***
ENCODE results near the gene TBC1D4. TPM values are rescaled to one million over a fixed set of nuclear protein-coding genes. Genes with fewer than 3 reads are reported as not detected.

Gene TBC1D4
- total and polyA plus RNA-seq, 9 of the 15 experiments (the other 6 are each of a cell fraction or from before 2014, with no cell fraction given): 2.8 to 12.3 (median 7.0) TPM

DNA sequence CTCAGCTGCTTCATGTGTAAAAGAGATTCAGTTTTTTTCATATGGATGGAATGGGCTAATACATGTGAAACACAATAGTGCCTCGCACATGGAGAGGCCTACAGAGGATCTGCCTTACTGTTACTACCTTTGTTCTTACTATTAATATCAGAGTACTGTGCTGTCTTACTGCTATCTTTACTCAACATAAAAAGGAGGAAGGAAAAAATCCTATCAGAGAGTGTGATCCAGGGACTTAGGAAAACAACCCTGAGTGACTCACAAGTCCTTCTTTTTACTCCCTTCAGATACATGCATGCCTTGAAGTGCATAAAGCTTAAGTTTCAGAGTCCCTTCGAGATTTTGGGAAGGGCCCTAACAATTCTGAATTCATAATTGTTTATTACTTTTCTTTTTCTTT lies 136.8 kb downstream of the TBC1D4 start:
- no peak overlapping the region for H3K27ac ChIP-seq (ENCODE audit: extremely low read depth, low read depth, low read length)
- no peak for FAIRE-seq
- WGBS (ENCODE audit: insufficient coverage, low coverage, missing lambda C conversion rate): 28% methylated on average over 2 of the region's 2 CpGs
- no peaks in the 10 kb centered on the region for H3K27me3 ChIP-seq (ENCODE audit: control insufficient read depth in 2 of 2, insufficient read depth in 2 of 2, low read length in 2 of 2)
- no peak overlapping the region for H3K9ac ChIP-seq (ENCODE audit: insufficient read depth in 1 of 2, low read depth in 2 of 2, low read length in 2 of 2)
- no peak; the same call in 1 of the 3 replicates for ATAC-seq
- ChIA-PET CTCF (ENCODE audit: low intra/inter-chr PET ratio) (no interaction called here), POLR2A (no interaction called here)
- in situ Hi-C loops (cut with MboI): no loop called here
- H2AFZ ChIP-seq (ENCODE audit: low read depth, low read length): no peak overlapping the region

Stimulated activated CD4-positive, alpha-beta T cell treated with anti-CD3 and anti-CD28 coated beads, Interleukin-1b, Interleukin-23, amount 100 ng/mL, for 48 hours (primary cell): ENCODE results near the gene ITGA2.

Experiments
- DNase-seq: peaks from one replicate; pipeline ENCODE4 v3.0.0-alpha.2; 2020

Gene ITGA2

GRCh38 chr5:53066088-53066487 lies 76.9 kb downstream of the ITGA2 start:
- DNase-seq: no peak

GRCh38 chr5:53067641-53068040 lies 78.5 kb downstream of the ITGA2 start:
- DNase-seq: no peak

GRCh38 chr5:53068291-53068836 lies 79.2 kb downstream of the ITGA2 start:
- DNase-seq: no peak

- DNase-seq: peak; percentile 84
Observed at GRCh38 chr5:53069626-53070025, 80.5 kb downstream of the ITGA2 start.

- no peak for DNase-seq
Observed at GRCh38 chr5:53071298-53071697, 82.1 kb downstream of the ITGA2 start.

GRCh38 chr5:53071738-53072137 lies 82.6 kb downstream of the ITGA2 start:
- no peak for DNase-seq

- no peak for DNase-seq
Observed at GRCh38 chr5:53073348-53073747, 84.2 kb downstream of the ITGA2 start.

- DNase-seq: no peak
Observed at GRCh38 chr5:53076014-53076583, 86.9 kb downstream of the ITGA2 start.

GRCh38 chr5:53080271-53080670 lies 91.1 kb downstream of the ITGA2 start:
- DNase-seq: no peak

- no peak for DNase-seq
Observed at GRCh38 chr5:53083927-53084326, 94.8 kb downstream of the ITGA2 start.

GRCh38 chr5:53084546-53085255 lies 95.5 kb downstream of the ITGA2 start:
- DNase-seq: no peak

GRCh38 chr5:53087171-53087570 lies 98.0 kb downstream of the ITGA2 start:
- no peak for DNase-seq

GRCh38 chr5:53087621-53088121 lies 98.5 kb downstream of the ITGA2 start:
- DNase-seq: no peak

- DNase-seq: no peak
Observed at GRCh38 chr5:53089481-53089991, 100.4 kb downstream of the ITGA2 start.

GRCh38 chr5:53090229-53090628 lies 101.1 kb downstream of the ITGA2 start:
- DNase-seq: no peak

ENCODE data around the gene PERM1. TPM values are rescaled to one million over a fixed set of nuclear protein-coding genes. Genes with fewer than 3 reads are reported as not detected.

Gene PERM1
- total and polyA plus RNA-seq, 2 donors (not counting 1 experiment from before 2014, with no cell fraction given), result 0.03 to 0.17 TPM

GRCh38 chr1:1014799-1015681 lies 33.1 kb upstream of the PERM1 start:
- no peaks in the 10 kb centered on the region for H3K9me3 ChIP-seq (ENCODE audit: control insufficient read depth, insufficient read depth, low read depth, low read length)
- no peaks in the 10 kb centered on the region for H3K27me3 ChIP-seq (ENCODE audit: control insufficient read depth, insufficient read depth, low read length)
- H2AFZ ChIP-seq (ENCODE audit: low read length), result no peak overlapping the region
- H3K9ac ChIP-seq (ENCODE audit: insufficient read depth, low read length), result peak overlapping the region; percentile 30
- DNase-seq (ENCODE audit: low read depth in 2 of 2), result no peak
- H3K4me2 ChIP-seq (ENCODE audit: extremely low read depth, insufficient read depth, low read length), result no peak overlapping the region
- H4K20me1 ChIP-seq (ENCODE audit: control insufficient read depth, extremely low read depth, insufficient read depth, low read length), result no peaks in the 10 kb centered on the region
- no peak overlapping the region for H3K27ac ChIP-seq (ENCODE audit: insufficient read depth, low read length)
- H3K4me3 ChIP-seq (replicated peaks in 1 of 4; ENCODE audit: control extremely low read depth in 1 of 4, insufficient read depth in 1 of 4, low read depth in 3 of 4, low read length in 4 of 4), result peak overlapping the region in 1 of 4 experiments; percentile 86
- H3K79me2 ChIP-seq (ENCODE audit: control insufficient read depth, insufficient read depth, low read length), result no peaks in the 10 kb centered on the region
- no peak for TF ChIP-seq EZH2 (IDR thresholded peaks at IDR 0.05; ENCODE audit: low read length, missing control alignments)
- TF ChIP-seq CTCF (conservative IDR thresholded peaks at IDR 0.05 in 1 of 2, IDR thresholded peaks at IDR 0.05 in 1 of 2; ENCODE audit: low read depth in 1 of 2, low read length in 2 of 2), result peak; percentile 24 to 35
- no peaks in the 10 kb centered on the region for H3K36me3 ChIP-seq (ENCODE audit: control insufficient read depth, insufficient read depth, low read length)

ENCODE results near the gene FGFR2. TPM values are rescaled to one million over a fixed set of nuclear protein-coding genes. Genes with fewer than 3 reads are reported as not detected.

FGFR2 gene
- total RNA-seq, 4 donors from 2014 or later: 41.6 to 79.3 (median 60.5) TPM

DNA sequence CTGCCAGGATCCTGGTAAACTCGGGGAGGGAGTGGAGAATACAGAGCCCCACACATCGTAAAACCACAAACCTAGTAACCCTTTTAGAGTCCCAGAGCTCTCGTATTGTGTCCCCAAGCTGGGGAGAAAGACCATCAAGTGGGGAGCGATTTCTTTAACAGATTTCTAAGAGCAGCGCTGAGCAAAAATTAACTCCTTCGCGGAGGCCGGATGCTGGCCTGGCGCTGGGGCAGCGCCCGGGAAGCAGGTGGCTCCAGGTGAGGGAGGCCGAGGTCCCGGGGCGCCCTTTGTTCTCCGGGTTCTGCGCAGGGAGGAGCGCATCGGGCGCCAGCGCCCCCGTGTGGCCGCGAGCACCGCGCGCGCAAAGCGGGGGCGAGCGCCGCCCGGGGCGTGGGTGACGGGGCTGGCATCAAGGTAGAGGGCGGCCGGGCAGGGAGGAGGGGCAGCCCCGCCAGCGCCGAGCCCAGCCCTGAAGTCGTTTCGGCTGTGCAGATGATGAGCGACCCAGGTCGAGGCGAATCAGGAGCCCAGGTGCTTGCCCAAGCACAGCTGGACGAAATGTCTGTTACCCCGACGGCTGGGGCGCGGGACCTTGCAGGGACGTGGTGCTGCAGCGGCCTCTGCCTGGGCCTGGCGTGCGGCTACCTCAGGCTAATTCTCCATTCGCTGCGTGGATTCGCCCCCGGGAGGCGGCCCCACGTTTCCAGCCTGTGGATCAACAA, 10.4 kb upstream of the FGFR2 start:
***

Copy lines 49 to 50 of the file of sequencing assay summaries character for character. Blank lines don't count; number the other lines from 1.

Gene PERM1
- total and polyA plus RNA-seq, 2 donors (not counting 1 experiment from before 2014, with no cell fraction given), result 0.03 to 0.17 TPM